Where have all of the nice Christians gone? I know they still exist. I have seen them. They stand out because of their constant cheerfulness, even in trying situations. They never have anything negative to say about anyone, including the growing online internet bashing and mocking of others (check out a typical Facebook feed). They always appear supportive of others and are known for their willingness to lend a helping hand.
Now when the Pharisee which had bidden him saw it, he spake within himself, saying, This man, if he were a prophet, would have known who and what manner of woman this is that toucheth him: for she is a sinner. Luke 7:39
I hear stories of their selfless acts of charity and kindness. It is astounding to hear the reports of families that have opened their homes to strangers who were in need. We’ve all seen the grieving parent who, by human standards, should hold hatred to someone who has injured or taken the life of their child, yet they manifest a forgiveness that can only be described as miraculous.
And when His disciples James and John saw this, they said, “Lord, do You want us to command fire to come down from heaven and consume them, just as Elijah did?” Luke 9:54
I know of stories of Christians who have with great sacrifice gone into remote and dangerous parts of this world to help bring relief to the suffering. They are also found on some of our own dangerous inner city streets laboring with the disenfranchised and forgotten. Their patience, sympathy and compassion shine as a bright beacon light showing the power of a true Christian lifestyle.
And by chance there came down a certain priest that way: and when he saw him, he passed by on the other side. And likewise a Levite, when he was at the place, came and looked on him, and passed by on the other side. Luke 10:31-32
We all have so much to learn about living like Jesus. I admit that my actions have much too often been contrary to the examples left by Christ. We are shaped by our cultures and upbringing, and we have so much to unlearn. Even those who walked and talked with Christ on a daily basis were so slow to learn of the depth of His goodness and compassion.
The Pharisee stood and prayed thus with himself, God, I thank thee, that I am not as other men are, extortioners, unjust, adulterers, or even as this publican. Luke 18:11
We live in an increasingly angry world. If ever there was a time when the softening influence of love demonstrated through the deeds and words of Christians is needed, it is now.
Here are a few Hit the Mark questions for this week’s lesson discussion:
- What does “living like Christ” mean to you?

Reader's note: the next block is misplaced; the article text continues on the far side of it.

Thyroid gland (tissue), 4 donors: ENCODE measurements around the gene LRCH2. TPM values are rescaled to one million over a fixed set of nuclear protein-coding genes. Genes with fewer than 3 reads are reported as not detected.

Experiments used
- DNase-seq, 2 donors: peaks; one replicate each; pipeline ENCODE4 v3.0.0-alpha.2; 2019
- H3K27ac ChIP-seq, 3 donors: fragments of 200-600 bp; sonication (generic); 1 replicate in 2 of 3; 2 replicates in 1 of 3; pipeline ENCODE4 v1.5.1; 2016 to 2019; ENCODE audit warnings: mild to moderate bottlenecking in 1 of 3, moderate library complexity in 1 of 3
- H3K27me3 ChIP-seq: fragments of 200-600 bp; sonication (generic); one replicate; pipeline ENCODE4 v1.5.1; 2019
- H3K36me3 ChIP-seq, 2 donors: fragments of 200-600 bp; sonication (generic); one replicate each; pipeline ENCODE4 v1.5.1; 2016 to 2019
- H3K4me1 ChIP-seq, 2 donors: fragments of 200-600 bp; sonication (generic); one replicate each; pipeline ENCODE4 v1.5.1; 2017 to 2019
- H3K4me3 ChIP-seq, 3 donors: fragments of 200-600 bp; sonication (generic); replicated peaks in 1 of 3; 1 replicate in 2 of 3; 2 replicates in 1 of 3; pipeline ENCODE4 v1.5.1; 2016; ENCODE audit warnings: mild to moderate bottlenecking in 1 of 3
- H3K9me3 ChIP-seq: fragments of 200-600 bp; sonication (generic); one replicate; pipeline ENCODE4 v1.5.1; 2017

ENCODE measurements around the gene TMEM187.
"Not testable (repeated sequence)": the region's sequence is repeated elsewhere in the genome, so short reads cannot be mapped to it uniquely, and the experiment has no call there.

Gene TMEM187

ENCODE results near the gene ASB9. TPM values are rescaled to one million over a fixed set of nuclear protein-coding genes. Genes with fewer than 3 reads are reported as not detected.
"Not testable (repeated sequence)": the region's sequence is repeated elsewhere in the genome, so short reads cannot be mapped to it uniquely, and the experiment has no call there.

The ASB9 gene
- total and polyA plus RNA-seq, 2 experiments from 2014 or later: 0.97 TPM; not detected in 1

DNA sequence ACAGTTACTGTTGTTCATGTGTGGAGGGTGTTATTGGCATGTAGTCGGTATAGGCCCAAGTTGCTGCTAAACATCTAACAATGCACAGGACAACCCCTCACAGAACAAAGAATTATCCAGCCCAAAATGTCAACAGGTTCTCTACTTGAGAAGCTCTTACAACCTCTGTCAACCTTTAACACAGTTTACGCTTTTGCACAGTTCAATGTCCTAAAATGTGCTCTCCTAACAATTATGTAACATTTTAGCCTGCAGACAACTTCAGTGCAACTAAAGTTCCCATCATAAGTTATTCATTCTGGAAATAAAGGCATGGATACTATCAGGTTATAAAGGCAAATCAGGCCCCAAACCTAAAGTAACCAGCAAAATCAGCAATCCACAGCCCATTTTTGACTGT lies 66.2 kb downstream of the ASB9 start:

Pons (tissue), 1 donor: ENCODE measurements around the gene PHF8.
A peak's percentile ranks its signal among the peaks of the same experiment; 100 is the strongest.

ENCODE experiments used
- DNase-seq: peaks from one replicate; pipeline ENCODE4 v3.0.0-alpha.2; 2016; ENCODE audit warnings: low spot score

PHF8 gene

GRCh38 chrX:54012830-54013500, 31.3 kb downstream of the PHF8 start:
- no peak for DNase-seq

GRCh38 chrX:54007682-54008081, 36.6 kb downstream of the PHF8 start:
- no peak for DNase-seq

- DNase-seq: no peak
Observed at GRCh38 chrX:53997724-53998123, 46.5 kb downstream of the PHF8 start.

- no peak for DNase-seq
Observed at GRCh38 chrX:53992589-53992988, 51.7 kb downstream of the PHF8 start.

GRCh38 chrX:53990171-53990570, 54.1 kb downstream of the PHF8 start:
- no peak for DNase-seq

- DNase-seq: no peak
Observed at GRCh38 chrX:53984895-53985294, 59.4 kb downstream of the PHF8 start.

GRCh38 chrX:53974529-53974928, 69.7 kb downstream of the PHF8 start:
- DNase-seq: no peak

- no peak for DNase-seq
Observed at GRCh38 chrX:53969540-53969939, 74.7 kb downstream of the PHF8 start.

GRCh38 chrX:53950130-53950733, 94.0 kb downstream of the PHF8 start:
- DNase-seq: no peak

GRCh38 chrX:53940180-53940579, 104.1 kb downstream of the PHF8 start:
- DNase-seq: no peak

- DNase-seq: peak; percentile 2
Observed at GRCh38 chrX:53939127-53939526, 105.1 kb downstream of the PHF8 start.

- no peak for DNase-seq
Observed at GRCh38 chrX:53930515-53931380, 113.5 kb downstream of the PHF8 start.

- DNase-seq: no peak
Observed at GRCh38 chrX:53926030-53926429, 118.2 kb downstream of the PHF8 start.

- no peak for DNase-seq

- What is the process that God employs to change our hearts?
- What, if any, is the difference between a Christian and a person of good morals who makes no claim of Christianity?
- Is it realistic to expect a Christian to always speak and act like Christ? Why yes or no?
- Is it true that God is more concerned with your heart than any of your actions that might appear on the surface to be contrary to being Christ like? Explain your answer.
- Is the following statement True, Mostly True, Somewhat True or Not True: It would be easier to live like Christ if one is secluded from society such as being in a monastery. Explain your answer.
We close this week with the wise words of Paul written to the followers of Christ in Philippi:
If you’ve gotten anything at all out of following Christ, if his love has made any difference in your life, if being in a community of the Spirit means anything to you, if you have a heart, if you care— then do me a favor: Agree with each other, love each other, be deep-spirited friends. Don’t push your way to the front; don’t sweet-talk your way to the top. Put yourself aside, and help others get ahead. Don’t be obsessed with getting your own advantage. Forget yourselves long enough to lend a helping hand.
Think of yourselves the way Christ Jesus thought of himself. He had equal status with God but didn’t think so much of himself that he had to cling to the advantages of that status no matter what. Not at all. When the time came, he set aside the privileges of deity and took on the status of a slave, became human! Having become human, he stayed human. It was an incredibly humbling process. He didn’t claim special privileges. Instead, he lived a selfless, obedient life and then died a selfless, obedient death—and the worst kind of death at that—a crucifixion. Philippians 2:1-8 The Message
Until next week, let’s all continue to Hit the Mark in Sabbath School!